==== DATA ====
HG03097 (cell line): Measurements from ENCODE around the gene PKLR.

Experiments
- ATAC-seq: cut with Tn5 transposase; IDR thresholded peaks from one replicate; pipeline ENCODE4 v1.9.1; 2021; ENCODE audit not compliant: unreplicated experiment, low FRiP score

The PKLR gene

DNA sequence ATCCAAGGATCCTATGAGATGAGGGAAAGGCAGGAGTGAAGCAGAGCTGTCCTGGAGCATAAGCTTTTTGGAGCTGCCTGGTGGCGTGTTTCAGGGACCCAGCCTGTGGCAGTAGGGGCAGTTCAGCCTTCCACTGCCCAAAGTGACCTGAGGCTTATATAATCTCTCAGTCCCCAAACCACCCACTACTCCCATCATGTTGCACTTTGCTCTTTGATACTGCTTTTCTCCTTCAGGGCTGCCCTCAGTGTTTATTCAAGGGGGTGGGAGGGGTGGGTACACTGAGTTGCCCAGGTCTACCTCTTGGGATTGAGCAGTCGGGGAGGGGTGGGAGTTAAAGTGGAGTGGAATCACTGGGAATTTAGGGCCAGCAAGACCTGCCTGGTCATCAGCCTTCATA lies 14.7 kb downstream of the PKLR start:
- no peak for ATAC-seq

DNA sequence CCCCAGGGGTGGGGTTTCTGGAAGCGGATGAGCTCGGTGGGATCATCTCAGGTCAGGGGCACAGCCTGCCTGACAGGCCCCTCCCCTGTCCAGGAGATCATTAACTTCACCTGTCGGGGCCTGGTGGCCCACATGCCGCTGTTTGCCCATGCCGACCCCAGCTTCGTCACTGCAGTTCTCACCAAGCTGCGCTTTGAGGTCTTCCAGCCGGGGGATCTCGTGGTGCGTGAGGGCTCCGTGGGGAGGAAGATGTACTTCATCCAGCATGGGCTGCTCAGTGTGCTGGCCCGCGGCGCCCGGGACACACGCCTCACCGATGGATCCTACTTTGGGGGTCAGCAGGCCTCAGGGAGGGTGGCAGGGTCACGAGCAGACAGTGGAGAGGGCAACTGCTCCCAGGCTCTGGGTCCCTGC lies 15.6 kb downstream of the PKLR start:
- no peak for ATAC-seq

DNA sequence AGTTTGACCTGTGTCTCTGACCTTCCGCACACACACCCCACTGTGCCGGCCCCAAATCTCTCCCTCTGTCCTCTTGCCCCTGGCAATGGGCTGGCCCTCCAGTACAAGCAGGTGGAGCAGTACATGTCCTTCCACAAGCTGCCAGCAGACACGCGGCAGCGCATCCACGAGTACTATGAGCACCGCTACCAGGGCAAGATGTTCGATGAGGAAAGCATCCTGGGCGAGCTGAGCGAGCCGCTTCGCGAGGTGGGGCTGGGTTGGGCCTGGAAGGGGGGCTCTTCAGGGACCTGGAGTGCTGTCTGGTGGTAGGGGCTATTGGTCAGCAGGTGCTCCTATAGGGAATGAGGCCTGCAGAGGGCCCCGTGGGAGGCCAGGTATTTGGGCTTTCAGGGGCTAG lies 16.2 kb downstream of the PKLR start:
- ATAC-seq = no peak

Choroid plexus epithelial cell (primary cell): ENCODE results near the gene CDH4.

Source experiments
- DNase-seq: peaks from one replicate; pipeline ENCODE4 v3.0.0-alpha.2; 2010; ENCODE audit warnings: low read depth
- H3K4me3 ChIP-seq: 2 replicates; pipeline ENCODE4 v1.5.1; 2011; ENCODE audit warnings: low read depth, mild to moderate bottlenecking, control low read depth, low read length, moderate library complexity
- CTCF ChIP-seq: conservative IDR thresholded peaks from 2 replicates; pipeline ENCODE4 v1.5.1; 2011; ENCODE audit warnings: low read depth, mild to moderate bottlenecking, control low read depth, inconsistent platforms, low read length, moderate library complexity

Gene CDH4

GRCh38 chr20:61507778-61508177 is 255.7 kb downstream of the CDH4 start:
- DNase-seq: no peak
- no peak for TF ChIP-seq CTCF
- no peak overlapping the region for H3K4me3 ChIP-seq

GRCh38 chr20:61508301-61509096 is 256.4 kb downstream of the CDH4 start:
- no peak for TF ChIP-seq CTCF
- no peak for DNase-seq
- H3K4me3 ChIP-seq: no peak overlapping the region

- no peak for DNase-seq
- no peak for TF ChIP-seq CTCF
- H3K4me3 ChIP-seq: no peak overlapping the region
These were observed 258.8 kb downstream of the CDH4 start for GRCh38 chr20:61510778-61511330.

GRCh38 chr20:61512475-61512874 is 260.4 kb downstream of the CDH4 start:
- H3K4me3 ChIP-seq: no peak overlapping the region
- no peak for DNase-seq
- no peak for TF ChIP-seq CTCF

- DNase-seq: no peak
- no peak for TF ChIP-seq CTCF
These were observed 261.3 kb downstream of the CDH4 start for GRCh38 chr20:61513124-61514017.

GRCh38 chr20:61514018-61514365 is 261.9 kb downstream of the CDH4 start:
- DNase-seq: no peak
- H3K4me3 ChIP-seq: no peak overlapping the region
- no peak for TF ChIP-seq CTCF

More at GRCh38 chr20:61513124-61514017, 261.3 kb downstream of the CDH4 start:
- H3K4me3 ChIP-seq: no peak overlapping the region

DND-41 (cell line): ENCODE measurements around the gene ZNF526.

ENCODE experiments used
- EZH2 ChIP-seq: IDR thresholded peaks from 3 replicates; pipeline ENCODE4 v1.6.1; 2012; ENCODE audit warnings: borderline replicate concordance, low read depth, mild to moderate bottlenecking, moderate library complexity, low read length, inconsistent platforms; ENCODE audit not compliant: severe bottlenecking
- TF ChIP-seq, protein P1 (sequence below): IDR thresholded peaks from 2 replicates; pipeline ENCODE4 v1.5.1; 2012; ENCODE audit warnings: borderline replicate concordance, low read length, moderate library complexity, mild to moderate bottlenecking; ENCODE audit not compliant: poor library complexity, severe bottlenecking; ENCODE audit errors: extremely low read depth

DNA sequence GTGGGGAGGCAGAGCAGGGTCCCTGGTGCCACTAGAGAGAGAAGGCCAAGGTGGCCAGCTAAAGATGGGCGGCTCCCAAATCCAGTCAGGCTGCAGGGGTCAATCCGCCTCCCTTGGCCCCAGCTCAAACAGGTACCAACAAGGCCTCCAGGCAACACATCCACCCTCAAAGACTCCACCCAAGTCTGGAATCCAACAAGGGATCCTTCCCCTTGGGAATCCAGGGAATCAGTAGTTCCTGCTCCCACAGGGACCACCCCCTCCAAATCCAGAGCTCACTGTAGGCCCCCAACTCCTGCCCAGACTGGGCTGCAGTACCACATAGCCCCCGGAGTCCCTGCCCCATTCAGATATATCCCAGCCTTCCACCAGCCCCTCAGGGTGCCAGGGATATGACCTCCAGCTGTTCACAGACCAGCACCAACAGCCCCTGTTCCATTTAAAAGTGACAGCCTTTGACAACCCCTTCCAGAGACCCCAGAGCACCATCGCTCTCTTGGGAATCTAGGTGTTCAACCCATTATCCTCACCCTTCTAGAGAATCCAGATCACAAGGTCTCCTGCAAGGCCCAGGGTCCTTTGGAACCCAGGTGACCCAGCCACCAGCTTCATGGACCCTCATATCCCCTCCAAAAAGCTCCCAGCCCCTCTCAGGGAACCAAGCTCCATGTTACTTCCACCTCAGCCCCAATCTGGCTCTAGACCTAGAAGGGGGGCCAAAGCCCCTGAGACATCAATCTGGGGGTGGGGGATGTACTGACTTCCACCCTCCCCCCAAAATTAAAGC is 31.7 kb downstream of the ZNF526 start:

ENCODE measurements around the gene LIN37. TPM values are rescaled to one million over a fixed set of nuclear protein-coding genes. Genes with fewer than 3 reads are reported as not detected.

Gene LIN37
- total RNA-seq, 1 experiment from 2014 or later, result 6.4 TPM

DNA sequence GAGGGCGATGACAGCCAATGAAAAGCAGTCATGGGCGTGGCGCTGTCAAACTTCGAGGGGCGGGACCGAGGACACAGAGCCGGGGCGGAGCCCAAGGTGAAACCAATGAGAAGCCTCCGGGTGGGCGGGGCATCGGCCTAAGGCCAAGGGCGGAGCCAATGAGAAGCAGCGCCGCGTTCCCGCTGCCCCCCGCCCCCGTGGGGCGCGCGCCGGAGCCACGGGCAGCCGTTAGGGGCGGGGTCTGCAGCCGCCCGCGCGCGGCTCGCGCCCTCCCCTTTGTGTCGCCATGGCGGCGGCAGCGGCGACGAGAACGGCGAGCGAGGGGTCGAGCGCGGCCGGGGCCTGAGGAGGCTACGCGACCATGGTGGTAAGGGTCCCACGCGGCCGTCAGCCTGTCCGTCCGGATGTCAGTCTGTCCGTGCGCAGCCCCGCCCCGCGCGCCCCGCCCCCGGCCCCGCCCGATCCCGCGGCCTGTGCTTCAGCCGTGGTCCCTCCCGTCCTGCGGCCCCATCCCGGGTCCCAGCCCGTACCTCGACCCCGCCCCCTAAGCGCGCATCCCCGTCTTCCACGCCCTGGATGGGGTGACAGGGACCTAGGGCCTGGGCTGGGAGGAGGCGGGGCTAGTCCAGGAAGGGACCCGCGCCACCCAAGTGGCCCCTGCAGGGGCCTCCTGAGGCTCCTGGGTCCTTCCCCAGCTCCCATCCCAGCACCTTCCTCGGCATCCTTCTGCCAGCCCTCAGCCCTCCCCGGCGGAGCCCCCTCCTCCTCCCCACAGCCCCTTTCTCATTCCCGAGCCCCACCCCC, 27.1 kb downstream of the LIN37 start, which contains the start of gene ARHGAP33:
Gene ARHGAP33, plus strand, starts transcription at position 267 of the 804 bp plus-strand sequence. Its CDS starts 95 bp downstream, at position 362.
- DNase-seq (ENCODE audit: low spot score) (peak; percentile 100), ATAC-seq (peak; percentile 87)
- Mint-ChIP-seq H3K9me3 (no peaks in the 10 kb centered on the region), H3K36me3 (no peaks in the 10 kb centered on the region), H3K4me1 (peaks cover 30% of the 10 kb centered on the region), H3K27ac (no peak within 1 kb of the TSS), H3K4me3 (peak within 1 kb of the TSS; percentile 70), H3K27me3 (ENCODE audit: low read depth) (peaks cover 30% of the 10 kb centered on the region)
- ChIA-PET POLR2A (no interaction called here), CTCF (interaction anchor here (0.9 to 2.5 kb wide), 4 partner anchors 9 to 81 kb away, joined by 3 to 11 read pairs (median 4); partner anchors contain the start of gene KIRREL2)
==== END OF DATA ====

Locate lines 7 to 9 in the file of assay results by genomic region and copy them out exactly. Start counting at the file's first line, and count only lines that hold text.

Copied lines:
DNA sequence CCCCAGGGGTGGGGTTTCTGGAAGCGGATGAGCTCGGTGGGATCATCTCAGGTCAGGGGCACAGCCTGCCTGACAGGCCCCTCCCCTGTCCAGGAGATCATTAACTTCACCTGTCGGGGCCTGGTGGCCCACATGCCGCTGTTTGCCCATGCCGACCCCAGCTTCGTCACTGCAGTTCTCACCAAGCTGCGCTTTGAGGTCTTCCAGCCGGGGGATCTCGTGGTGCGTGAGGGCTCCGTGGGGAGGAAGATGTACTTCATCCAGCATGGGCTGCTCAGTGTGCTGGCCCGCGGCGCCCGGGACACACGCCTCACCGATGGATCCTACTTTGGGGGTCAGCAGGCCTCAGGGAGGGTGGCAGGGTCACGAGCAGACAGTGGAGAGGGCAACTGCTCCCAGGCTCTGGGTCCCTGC lies 15.6 kb downstream of the PKLR start:
- no peak for ATAC-seq

DNA sequence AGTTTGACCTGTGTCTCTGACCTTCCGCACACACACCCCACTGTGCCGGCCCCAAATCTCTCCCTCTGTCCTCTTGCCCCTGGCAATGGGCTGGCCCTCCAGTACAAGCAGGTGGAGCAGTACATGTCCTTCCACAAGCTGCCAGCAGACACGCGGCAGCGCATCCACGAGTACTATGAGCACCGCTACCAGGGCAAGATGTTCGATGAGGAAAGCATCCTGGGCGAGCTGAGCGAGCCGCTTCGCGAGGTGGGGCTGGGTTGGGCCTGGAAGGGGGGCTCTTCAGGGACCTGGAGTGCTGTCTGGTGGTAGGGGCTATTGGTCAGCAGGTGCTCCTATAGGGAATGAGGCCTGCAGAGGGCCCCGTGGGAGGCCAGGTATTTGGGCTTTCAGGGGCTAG lies 16.2 kb downstream of the PKLR start: